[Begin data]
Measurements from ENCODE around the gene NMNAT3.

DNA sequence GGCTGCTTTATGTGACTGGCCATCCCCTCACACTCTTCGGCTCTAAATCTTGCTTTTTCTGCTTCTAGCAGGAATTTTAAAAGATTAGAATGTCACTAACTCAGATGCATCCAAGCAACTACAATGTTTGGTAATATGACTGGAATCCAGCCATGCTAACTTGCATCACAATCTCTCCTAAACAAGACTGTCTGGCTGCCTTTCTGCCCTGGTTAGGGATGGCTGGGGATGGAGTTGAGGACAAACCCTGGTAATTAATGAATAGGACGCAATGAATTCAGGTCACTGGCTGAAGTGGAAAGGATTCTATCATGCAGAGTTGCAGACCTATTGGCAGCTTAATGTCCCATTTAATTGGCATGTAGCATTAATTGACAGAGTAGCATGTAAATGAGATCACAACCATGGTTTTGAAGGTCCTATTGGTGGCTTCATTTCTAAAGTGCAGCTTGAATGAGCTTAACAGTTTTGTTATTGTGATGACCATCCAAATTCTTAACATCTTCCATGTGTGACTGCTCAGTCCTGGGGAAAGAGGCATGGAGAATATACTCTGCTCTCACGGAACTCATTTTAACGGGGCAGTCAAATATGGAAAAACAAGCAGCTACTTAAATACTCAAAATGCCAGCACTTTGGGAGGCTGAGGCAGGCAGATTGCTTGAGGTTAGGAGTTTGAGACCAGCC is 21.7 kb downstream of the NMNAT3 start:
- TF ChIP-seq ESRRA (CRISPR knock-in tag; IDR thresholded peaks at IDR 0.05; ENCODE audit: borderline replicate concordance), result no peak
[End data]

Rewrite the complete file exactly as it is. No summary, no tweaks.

Measurements from ENCODE around the gene NMNAT3.

DNA sequence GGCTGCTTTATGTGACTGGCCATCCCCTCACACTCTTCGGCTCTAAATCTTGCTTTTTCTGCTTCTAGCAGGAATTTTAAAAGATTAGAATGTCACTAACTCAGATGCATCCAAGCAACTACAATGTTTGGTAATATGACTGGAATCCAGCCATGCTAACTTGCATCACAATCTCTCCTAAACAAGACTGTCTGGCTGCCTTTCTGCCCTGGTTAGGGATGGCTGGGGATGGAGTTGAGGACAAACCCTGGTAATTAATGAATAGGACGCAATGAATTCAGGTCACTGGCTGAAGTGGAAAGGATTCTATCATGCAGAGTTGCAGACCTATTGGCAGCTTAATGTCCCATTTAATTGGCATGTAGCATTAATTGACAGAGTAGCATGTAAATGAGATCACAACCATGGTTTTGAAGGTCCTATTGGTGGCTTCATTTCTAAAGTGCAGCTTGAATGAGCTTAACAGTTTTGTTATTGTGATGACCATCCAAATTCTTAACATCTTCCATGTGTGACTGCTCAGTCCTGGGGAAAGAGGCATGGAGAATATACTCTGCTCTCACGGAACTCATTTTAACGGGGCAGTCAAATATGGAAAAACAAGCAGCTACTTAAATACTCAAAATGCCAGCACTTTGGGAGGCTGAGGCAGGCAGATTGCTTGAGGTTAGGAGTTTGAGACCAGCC is 21.7 kb downstream of the NMNAT3 start:
- TF ChIP-seq ESRRA (CRISPR knock-in tag; IDR thresholded peaks at IDR 0.05; ENCODE audit: borderline replicate concordance), result no peak